The Seattle Times Company

NWjobs | NWautos | NWhomes | NWsource | Free Classifieds |

Editorials / Opinion

Our network sites | Advanced

Originally published October 5, 2008 at 12:00 AM | Page modified October 8, 2008 at 4:37 PM

Comments (0)     Print

The Times recommends

Get smart: Say no to Initiative 985

Vote not on Initiative 985. It makes no sense to design a functioning, complicated traffic system by initiative.

At first glance, the voter looks at Initiative 985, the so-called Reduce Traffic Congestion Initiative, and says, "Of course I want to improve traffic congestion." The correct response, however, is a resounding NO.

I-985 is a poorly-packaged jumble of different agendas that will — please, listen carefully — wor-sen traffic in certain areas. It makes no sense to design a functioning, complicated traffic system by initiative.

This measure is an attempt to put a list of things that irk motorists — underused HOV lanes, unsynchro-nized traffic lights and maddening red-light cameras — into a 12-page initiative few voters will have time to read. But the knee bone is not connected to the thighbone.

The most popular item is a plan to open HOV lanes during nonpeak hours — peak defined as 6 a.m. to 9 a.m. and 3 p.m. to 6 p.m., weekdays. The Puget Sound commute begins earlier and lasts longer. But vote for this and the bus and carpool lanes will become slower as more cars flood the HOV lanes at 9:05 a.m. and 6:05 p.m.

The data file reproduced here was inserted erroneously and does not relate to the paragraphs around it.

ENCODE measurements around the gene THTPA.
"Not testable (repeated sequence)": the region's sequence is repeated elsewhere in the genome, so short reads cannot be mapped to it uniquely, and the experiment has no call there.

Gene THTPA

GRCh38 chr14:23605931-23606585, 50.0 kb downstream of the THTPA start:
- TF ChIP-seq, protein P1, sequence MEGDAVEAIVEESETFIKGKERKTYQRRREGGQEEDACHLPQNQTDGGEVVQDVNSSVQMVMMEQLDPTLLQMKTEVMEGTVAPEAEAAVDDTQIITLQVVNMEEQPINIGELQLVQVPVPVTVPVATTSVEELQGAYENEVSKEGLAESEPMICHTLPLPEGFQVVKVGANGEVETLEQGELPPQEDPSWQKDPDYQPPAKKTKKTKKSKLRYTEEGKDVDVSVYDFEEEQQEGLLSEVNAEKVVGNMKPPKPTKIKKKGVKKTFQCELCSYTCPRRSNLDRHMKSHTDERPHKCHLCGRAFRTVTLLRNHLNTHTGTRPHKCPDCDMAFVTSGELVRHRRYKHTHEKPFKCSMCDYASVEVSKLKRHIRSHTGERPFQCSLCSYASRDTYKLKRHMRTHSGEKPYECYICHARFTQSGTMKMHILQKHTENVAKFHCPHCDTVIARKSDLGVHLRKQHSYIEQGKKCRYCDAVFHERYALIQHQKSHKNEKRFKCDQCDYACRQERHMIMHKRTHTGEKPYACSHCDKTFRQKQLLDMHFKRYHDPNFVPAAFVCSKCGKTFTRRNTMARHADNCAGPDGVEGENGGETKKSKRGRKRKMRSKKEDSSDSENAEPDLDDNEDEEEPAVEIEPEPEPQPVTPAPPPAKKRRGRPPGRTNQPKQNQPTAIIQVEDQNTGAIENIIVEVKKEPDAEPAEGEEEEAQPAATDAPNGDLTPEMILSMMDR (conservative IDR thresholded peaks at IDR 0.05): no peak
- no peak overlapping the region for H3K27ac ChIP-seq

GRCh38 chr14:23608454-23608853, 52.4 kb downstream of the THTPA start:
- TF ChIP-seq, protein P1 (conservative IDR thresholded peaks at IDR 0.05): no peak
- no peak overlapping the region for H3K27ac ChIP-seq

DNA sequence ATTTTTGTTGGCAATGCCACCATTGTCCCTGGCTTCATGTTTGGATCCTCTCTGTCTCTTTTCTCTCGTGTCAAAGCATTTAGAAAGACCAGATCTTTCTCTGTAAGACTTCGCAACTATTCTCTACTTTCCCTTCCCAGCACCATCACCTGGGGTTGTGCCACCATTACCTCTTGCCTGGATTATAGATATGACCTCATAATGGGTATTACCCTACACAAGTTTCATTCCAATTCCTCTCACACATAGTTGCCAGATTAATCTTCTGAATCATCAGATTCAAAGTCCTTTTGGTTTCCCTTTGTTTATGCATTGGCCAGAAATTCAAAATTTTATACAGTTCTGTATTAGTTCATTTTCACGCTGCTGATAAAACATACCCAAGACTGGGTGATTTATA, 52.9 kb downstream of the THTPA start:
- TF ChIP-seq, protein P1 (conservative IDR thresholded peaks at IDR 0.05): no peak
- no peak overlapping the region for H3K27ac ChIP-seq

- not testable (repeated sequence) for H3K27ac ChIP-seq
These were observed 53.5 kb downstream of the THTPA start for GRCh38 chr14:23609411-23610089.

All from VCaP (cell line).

Within a few weeks of this measure's effective date, fewer commuters will ride the bus because they lose the time advantage. The result will be more cars on the roads and more congestion by mid-December. Happy Holidays to you.

Consider westbound Highway 520 approaching the bridge across Lake Washington. The three-occupant HOV lane is a narrow shoulder not designed to handle a crowded lane of traffic. It works today because fewer cars and buses use it. Put more cars in the skinny lane and it becomes dangerous and backs traffic up to Interstate 405 as cars jostle to fit three lanes into two.

Initiative sponsor Tim Eyman says he wants to remove the profit motive from red-light cameras and put the money into a new congestion-relief fund.

In reality, many cities may dismantle these devices because they will not bother paying operation costs out of their general fund. Neighborhood groups and public-safety advocates love the cameras because scofflaws stop running lights. It's common-sense public safety.

This initiative is a jumble, a one-size-fits-all measure that reduces local flexibility. Voters should get smart and say no.

Copyright © 2008 The Seattle Times Company

More Editorials & Opinion headlines...

Print      Share:    Digg     Newsvine

No comments have been posted to this article.

NEW - 12:45 AM
Leonard Pitts Jr. / Syndicated columnist: The peril of lower standards in the 'new journalism'

George Will / Syndicated columnist: Huckabee's detour from reason in Obama theory

Lance Dickie / Seattle Times editorial columnist: Empower health care reform close to home

Rewind | Seattle Times Editorial Board interviews school officials

Leonard Pitts Jr. / Syndicated columnist: When punishment is a crime